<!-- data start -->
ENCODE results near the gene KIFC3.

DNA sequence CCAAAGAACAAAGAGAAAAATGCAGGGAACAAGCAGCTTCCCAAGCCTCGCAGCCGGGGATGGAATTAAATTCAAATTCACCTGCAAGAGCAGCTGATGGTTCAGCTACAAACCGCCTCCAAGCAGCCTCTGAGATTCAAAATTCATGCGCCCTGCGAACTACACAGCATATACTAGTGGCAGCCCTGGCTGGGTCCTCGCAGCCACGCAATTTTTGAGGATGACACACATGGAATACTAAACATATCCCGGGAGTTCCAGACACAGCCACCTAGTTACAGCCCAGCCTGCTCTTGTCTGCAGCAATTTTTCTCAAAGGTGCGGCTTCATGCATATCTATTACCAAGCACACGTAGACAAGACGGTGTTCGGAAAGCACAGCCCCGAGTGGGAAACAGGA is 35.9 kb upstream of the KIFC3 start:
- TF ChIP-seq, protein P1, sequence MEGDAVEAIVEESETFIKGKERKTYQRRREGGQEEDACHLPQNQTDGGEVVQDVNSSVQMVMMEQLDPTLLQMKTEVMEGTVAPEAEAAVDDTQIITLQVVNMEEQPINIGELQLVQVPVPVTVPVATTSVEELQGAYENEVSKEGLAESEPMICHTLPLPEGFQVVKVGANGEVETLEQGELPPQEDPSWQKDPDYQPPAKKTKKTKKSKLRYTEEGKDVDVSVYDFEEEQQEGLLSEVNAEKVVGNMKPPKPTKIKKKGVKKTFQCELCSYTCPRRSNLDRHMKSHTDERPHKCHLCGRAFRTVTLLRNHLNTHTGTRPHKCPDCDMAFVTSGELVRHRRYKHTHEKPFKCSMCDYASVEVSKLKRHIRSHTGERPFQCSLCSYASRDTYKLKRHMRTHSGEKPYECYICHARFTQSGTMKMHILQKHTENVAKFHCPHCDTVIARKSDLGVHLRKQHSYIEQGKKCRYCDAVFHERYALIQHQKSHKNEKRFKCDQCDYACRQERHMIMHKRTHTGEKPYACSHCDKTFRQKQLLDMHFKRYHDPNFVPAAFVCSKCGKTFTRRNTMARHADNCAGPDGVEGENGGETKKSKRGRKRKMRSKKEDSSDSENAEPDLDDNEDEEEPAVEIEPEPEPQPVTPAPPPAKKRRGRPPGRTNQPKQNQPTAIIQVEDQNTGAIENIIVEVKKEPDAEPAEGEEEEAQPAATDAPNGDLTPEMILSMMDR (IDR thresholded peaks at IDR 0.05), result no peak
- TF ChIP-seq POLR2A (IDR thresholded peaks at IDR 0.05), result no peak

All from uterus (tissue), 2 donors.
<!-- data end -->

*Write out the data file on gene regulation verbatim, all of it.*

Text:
ENCODE results near the gene KIFC3.

DNA sequence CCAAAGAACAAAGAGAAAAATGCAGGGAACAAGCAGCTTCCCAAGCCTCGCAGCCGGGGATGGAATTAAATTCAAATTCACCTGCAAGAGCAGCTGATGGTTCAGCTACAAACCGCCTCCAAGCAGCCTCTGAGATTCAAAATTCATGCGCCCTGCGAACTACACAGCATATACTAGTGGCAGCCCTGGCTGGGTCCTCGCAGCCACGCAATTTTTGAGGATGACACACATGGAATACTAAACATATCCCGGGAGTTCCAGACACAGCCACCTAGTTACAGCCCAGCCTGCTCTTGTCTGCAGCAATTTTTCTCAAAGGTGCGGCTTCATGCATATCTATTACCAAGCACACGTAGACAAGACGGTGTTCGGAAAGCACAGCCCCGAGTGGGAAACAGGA is 35.9 kb upstream of the KIFC3 start:
- TF ChIP-seq, protein P1, sequence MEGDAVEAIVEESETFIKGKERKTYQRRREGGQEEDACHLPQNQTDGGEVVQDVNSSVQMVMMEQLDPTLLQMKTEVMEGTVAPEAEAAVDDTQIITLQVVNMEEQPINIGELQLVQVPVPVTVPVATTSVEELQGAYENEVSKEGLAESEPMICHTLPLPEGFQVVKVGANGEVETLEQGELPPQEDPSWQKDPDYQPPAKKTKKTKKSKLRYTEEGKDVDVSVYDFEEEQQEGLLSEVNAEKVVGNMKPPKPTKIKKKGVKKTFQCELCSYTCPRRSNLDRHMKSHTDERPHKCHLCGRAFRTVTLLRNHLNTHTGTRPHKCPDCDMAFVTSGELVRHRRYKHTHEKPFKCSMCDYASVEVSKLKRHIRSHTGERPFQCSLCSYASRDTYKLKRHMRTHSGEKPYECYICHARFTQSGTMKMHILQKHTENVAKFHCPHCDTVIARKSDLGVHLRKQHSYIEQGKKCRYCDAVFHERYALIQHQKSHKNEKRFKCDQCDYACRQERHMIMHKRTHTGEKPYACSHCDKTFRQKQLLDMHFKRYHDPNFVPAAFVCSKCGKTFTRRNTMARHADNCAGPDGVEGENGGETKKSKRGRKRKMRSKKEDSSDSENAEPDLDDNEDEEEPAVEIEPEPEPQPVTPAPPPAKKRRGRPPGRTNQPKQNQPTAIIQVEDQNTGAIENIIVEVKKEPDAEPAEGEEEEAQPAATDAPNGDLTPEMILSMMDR (IDR thresholded peaks at IDR 0.05), result no peak
- TF ChIP-seq POLR2A (IDR thresholded peaks at IDR 0.05), result no peak

All from uterus (tissue), 2 donors.